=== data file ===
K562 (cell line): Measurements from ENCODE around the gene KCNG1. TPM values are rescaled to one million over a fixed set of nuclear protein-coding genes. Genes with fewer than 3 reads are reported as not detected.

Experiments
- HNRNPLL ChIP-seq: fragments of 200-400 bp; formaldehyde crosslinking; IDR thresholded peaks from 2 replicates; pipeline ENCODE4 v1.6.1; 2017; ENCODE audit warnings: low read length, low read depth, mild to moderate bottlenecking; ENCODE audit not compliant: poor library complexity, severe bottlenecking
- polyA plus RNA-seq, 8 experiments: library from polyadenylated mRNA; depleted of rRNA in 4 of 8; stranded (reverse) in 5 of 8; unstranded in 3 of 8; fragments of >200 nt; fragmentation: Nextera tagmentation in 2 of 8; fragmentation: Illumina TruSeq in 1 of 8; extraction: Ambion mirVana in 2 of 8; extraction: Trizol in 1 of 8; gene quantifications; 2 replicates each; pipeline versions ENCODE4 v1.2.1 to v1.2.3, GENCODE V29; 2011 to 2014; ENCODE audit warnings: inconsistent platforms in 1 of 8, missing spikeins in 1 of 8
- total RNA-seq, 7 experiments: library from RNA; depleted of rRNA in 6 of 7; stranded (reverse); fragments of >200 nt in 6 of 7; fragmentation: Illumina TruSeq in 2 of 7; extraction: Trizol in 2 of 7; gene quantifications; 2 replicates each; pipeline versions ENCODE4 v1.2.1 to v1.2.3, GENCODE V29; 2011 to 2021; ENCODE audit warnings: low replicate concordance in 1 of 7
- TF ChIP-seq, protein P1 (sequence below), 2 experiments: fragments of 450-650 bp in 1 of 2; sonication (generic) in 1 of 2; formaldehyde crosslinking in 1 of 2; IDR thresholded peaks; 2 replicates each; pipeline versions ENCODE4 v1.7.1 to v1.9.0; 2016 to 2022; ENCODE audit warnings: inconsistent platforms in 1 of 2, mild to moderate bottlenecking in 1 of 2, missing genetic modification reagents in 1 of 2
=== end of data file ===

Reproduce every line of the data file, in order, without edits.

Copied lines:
K562 (cell line): Measurements from ENCODE around the gene KCNG1. TPM values are rescaled to one million over a fixed set of nuclear protein-coding genes. Genes with fewer than 3 reads are reported as not detected.

Experiments
- HNRNPLL ChIP-seq: fragments of 200-400 bp; formaldehyde crosslinking; IDR thresholded peaks from 2 replicates; pipeline ENCODE4 v1.6.1; 2017; ENCODE audit warnings: low read length, low read depth, mild to moderate bottlenecking; ENCODE audit not compliant: poor library complexity, severe bottlenecking
- polyA plus RNA-seq, 8 experiments: library from polyadenylated mRNA; depleted of rRNA in 4 of 8; stranded (reverse) in 5 of 8; unstranded in 3 of 8; fragments of >200 nt; fragmentation: Nextera tagmentation in 2 of 8; fragmentation: Illumina TruSeq in 1 of 8; extraction: Ambion mirVana in 2 of 8; extraction: Trizol in 1 of 8; gene quantifications; 2 replicates each; pipeline versions ENCODE4 v1.2.1 to v1.2.3, GENCODE V29; 2011 to 2014; ENCODE audit warnings: inconsistent platforms in 1 of 8, missing spikeins in 1 of 8
- total RNA-seq, 7 experiments: library from RNA; depleted of rRNA in 6 of 7; stranded (reverse); fragments of >200 nt in 6 of 7; fragmentation: Illumina TruSeq in 2 of 7; extraction: Trizol in 2 of 7; gene quantifications; 2 replicates each; pipeline versions ENCODE4 v1.2.1 to v1.2.3, GENCODE V29; 2011 to 2021; ENCODE audit warnings: low replicate concordance in 1 of 7
- TF ChIP-seq, protein P1 (sequence below), 2 experiments: fragments of 450-650 bp in 1 of 2; sonication (generic) in 1 of 2; formaldehyde crosslinking in 1 of 2; IDR thresholded peaks; 2 replicates each; pipeline versions ENCODE4 v1.7.1 to v1.9.0; 2016 to 2022; ENCODE audit warnings: inconsistent platforms in 1 of 2, mild to moderate bottlenecking in 1 of 2, missing genetic modification reagents in 1 of 2